RSA’s Rashmi Knowles on BB2’s Newsnight


Last week, RSA’s Rashmi Knowles contributed to a BBC Newsnight feature on cyber security, discussing the UK’s cyber-security policies with Diplomatic Editor Mark Urban. During the programme, you can also see Rashmi demonstrate the use of RSA security analytics to forensically examine data exfiltration attempts, isolating the key vulnerabilities and potential perpetrators.

Commenting on the UK government’s cyber-security strategy, Knowles said:

“In three years the threat landscape has changed a lot. Now we’re dealing with advanced threats, which are highly targeted, well-funded carried out by operatives who know exactly what they want, and will target an organisation with that specific objective in mind. Typically this is intellectual property, which may offer the opportunity to gain competitive advantage in the corporate sphere, or to compromise national security or defence.”

Although the show is no longer available iPlayer, it can still be seen on BBC News Online, and you can also read more of Rashmi’s comments in Mark Urban’s written accompaniment to the feature.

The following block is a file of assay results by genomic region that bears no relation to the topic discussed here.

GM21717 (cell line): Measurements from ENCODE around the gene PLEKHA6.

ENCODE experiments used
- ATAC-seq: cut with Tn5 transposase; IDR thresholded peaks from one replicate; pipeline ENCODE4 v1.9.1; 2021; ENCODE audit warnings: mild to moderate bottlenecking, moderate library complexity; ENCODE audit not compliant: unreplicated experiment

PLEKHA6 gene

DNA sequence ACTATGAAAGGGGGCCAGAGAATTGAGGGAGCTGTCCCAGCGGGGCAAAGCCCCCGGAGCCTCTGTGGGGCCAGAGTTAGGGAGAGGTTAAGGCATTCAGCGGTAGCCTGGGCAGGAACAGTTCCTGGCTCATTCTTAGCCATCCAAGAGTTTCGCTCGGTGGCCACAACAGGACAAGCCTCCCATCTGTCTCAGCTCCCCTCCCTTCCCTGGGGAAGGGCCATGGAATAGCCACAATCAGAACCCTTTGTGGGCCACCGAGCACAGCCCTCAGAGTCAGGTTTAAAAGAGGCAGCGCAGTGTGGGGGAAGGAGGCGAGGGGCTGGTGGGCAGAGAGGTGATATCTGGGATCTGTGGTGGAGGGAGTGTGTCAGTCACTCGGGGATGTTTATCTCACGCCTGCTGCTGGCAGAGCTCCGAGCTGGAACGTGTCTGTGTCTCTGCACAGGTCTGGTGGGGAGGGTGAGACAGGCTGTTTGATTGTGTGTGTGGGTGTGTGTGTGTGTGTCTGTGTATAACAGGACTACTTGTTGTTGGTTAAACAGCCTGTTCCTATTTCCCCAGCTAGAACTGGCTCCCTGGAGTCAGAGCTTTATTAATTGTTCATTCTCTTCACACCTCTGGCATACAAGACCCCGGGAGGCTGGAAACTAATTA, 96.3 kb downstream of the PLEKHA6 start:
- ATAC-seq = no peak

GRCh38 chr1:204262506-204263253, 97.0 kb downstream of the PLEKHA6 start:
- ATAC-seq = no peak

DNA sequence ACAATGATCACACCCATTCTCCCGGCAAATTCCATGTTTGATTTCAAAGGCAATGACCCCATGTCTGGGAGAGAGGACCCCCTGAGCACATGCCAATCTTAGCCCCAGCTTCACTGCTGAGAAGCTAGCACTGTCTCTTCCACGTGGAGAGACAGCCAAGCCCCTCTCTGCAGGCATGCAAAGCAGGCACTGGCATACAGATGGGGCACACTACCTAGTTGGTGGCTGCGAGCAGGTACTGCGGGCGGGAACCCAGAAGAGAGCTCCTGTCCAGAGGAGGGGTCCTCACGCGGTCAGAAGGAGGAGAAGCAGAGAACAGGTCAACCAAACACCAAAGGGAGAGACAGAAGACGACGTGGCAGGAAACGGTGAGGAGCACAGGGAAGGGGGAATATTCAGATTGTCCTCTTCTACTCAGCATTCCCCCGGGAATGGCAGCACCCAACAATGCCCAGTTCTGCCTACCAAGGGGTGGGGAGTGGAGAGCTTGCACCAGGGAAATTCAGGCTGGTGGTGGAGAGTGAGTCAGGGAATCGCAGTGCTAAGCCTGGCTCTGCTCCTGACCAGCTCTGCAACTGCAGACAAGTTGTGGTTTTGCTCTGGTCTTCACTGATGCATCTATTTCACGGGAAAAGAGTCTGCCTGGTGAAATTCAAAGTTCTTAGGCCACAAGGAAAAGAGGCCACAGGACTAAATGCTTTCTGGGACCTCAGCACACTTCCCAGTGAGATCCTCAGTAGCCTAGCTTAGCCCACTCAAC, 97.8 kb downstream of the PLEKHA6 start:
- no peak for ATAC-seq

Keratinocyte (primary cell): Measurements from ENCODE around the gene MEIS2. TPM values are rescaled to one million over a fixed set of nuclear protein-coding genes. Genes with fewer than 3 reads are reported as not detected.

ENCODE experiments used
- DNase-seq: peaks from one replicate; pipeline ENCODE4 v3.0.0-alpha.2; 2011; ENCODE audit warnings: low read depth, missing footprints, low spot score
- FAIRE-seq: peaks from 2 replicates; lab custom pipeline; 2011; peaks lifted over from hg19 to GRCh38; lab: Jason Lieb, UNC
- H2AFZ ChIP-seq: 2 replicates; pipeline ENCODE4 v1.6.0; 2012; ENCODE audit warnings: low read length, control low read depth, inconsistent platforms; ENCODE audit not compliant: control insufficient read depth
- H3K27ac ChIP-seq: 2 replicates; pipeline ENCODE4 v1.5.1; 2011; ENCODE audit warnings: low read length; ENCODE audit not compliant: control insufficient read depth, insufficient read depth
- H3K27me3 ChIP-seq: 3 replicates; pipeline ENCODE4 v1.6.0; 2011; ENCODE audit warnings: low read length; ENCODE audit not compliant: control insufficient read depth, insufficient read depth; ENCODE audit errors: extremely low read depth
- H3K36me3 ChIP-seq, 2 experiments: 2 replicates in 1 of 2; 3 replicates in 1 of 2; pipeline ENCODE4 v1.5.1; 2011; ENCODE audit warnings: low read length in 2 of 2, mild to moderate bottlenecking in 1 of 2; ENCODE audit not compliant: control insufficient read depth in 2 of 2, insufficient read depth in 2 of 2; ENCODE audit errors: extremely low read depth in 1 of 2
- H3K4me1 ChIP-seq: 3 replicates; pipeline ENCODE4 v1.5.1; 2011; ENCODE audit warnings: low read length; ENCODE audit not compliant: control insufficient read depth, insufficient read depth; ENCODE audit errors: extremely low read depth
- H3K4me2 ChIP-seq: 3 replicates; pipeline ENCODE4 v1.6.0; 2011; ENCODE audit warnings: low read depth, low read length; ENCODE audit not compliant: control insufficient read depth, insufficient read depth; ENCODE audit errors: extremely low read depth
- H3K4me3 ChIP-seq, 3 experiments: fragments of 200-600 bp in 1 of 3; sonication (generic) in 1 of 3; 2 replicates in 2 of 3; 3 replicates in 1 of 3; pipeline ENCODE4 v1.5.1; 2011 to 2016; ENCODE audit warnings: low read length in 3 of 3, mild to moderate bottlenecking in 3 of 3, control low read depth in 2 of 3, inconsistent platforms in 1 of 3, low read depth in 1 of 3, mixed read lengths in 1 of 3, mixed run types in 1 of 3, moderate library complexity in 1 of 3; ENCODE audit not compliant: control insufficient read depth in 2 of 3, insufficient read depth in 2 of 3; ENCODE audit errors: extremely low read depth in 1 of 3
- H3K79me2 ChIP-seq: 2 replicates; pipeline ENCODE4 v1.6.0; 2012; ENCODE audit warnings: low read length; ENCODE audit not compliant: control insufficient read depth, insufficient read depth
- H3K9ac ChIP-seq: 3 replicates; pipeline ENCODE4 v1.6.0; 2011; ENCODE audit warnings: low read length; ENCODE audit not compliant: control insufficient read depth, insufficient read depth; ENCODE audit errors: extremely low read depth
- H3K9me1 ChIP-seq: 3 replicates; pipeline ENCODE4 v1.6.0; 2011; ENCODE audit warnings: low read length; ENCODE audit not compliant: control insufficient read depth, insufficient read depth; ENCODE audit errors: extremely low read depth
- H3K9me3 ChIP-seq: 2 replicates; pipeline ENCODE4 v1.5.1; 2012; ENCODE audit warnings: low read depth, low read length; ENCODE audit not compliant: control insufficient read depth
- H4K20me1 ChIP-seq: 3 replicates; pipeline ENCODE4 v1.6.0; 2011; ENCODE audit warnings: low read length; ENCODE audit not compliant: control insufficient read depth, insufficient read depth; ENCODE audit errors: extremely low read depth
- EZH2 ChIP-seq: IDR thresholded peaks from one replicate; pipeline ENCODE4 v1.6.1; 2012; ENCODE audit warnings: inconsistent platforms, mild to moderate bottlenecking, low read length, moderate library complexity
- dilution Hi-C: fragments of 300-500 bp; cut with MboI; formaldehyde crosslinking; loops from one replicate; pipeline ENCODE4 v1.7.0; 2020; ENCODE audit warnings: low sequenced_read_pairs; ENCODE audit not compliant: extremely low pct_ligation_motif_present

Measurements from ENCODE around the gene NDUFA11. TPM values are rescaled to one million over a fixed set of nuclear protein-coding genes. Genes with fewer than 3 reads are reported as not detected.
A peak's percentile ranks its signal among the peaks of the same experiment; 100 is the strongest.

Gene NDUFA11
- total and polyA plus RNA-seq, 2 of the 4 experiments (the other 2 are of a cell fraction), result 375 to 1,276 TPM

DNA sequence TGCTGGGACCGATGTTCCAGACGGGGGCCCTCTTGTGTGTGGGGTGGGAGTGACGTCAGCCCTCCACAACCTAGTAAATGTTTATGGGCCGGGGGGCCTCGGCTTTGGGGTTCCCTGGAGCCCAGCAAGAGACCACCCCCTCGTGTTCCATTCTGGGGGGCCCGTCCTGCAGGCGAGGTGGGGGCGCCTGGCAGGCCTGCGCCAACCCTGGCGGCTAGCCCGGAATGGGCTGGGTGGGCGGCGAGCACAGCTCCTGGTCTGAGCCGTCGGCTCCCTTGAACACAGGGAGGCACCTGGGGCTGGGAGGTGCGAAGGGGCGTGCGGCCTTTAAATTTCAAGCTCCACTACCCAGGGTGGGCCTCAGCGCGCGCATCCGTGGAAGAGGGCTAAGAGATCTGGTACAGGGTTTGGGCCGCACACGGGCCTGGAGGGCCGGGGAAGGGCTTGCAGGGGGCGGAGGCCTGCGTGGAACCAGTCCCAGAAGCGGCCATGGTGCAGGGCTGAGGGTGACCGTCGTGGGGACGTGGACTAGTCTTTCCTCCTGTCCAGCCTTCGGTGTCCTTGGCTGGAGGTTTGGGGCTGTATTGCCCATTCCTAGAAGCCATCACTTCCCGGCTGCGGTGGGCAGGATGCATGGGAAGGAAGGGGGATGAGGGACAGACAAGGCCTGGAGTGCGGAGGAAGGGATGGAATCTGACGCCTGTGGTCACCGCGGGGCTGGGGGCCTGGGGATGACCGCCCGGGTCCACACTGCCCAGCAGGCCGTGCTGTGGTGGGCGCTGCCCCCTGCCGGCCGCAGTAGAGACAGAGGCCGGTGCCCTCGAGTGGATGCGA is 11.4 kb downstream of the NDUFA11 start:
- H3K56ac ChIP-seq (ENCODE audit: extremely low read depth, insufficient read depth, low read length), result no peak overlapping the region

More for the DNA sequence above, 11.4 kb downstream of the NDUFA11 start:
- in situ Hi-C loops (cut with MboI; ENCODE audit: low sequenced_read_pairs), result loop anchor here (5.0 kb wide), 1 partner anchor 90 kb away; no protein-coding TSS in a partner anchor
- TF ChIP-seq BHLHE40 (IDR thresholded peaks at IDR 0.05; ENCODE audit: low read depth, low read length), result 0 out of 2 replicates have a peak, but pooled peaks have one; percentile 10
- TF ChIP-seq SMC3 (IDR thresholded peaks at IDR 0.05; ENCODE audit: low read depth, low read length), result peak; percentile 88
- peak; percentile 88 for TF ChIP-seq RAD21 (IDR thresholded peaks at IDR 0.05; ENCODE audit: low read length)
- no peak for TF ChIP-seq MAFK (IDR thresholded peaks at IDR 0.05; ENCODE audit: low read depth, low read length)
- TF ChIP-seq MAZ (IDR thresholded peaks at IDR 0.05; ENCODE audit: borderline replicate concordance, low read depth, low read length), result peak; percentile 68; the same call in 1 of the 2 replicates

As Rashmi outlined on the programme, RSA’s approach to security within the UK’s policy framework revolves around six key points

  • Encouraging information sharing. The cyber criminals are, in the main, better at sharing information about attack vectors and breaches than we are as a community. RSA’s NetWitness programme is a key vehicle in helping to change this, as well as RSA’s Cybercrime Intelligence Service.
  • Assessing and identifying ‘Advanced Persistent Threats.’ Noticing a persistent attempt to steal information or breach systems can make finding a needle in a haystack look trivial. Security analytics plays a key role here in identifying signals in the noise and alerting analysts to live threats.
  • Security and fraud analytics: We help the majority of the UK’s high street banks and increasingly the retail sector to identify attempts at fraud and mitigate them. Fraud continues to be a major issue in retail, payments, financial services as well as the public sector and a key vector criminals use to target businesses today.
  • Anti-Fraud Command Centre: Our anti-fraud operations centre continues to be a source of global and UK-based market insight into the scale and mechanics for fraud attempts. As social media changes the ‘attack surface’ these attacks will get more and more sophisticated.
  • Helping to manage security responses: Every major UK business is attacked hundreds or even thousands of times a day. The traditional approach of ‘shutting the gates’ is no longer viable.

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